Bail: What You Need to Know About Paying Bail in South Africa

This is it, a moment you never thought you’d have to deal with in your life: you’re being arrested. You’re scared, emotional and unsure of what to do. Understandably, you’re not thinking straight, and images of being in a cold jail cell keep flashing in your mind making it almost impossible to think about your legal rights when getting arrested in South Africa. Unfortunately, few people even know what their rights are.

Here’s the thing: you don’t have to face this situation alone. Not only are you entitled to get legal advice and assistance from an attorney, but you don’t necessarily have to stay in jail. You can apply to get released on bail.

South African law maintains that no one may be detained without appearing before a court. Upon being arrested, a person may be kept in a police cell or jail until the trial date has been set and to ensure they will be present for the trial. Here’s a basic guide to getting released on bail in South Africa.

What does getting released on bail mean?

If you don’t want to stay in a cell until the trial starts and finishes, you will need to apply for bail.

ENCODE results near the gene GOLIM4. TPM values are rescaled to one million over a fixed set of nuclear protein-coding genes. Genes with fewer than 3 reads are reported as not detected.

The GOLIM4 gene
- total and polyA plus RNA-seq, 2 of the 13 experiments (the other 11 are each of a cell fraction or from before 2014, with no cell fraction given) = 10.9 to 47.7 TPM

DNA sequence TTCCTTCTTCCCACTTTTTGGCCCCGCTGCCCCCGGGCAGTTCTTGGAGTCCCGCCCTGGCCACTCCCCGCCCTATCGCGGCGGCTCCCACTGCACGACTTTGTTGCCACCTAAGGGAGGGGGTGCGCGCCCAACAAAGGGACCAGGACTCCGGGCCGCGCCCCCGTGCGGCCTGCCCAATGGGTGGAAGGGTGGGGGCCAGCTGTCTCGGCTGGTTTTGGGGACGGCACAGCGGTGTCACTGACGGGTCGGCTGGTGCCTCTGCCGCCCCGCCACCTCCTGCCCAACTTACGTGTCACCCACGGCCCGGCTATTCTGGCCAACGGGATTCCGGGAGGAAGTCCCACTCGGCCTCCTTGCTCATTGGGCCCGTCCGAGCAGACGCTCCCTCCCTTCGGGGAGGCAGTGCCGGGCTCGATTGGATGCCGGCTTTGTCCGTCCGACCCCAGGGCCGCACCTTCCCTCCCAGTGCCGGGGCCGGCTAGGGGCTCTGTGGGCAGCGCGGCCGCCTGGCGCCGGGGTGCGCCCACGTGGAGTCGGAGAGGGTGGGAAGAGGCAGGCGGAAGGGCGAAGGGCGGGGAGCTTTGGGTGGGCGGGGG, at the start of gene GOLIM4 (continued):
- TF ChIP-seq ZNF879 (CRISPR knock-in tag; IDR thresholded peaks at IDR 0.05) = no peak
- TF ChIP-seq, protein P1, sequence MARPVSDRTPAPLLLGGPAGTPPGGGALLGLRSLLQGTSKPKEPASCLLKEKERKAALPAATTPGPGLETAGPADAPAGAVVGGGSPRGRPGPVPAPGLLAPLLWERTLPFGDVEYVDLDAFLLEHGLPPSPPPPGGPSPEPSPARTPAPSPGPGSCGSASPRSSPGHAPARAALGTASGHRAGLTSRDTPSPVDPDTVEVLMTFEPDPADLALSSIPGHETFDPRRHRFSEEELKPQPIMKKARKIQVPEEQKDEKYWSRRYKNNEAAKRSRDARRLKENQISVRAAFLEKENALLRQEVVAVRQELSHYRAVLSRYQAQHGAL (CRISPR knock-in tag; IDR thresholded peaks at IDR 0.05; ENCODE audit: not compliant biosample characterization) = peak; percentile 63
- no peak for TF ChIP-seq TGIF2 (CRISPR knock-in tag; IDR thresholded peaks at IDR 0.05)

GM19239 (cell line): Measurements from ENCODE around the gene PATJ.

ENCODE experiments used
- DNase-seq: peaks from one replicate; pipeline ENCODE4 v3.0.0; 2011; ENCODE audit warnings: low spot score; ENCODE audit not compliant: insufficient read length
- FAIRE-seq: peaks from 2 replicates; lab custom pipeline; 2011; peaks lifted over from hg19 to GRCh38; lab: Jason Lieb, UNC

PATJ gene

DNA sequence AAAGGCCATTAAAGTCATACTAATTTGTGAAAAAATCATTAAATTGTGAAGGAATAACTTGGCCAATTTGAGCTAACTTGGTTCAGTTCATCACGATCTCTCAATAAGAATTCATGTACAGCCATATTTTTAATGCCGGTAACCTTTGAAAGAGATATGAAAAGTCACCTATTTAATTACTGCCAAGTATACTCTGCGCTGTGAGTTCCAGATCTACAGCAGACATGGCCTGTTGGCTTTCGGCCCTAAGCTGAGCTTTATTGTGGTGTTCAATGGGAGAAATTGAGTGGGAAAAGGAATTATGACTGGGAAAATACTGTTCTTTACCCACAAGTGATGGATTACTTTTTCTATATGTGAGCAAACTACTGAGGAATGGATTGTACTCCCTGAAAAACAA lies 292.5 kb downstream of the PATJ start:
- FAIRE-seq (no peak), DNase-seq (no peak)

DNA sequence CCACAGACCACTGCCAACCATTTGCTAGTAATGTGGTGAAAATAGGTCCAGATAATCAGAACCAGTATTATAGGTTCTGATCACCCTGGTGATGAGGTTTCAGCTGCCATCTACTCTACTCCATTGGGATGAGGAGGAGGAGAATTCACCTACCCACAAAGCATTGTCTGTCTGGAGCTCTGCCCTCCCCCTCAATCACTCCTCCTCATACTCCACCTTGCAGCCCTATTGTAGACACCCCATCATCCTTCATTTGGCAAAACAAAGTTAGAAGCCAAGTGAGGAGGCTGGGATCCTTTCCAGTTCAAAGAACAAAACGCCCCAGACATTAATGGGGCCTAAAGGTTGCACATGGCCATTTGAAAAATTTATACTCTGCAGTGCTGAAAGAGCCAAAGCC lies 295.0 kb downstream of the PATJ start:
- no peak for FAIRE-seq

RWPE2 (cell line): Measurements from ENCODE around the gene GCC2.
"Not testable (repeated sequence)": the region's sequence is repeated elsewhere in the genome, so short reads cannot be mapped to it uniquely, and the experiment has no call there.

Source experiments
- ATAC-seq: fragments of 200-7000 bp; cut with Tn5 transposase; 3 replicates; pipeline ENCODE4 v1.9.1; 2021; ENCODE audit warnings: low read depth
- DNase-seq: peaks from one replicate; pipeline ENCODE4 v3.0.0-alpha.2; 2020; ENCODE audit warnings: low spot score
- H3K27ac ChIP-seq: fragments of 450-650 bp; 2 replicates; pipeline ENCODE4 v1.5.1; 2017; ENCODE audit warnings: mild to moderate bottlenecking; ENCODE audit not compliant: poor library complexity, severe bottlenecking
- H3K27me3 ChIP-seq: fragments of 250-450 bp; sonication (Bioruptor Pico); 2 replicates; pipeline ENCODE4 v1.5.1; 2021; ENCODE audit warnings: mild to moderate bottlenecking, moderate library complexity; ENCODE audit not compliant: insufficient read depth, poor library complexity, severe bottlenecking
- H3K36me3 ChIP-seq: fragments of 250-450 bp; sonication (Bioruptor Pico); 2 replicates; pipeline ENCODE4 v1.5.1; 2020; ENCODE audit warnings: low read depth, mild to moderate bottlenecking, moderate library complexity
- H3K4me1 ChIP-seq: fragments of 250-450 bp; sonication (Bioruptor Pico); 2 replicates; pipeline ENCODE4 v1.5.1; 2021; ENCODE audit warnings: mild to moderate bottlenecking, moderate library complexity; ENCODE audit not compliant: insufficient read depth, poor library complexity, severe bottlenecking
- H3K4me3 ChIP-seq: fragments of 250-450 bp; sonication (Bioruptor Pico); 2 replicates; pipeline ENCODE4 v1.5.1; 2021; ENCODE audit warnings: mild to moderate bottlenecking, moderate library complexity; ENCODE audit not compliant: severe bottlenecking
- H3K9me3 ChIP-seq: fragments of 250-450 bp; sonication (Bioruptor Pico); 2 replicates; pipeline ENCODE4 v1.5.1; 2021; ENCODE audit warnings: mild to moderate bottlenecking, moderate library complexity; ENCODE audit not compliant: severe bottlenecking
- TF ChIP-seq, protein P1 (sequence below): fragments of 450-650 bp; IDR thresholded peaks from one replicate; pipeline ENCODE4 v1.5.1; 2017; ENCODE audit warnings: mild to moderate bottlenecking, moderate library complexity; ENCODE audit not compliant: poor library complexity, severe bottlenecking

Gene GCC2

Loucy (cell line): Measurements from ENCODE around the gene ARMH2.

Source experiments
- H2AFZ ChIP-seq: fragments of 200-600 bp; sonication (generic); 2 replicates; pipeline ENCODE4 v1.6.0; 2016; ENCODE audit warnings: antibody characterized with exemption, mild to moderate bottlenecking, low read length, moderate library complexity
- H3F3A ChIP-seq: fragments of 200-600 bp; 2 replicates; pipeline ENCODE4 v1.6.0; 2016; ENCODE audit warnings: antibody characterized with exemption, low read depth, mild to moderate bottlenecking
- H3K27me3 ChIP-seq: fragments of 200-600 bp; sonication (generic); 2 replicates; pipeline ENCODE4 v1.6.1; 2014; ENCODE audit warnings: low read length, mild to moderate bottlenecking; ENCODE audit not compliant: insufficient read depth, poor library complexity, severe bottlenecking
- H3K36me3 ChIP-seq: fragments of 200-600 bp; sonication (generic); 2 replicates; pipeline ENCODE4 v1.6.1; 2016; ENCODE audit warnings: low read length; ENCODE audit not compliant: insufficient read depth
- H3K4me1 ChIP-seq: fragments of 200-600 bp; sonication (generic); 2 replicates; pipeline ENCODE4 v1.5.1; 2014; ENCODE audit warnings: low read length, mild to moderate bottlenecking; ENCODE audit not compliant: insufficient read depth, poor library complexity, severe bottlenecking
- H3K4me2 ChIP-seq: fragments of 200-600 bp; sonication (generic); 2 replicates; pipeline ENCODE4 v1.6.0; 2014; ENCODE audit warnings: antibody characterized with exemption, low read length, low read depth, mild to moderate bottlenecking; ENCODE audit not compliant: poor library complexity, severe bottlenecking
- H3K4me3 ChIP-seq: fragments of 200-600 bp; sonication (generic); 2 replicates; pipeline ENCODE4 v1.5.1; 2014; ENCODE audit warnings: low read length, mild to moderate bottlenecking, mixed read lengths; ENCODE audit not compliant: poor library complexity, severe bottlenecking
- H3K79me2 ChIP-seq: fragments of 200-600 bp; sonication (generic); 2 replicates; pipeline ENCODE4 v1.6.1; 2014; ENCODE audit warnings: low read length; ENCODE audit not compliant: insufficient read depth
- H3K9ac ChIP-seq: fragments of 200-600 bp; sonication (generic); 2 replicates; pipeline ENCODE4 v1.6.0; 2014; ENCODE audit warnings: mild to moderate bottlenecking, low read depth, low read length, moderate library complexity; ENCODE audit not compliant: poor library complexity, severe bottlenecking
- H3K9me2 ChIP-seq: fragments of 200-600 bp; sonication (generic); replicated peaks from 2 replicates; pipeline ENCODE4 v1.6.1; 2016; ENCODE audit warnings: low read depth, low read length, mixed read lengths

As the Criminal Procedure Act points out: “ an accused who is in custody in respect of an offence shall be entitled submit a bail application to be released on bail at any stage preceding his or her conviction in respect of such offence if the court is satisfied that the interests of justice so permits”.

This is a specific amount of money, which is determined depending on the crime someone is accused of, that is paid to the court or police. The person is then temporarily released with or without certain conditions until the start of the trial. These are set by the presiding officer, and the accused must abide by them.

Bail is usually granted to someone who isn’t a flight risk and can be easily reached by the authorities. It’s also worth noting that the bail amount will be paid back, even if the accused is found guilty. There are instances in which bail won’t be refunded, but we’ll get into that later.